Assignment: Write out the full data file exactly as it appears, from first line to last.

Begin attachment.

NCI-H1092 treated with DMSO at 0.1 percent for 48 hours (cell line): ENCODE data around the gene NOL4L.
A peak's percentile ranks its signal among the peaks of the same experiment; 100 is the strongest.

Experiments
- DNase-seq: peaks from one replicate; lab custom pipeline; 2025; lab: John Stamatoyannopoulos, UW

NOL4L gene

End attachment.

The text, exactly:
NCI-H1092 treated with DMSO at 0.1 percent for 48 hours (cell line): ENCODE data around the gene NOL4L.
A peak's percentile ranks its signal among the peaks of the same experiment; 100 is the strongest.

Experiments
- DNase-seq: peaks from one replicate; lab custom pipeline; 2025; lab: John Stamatoyannopoulos, UW

NOL4L gene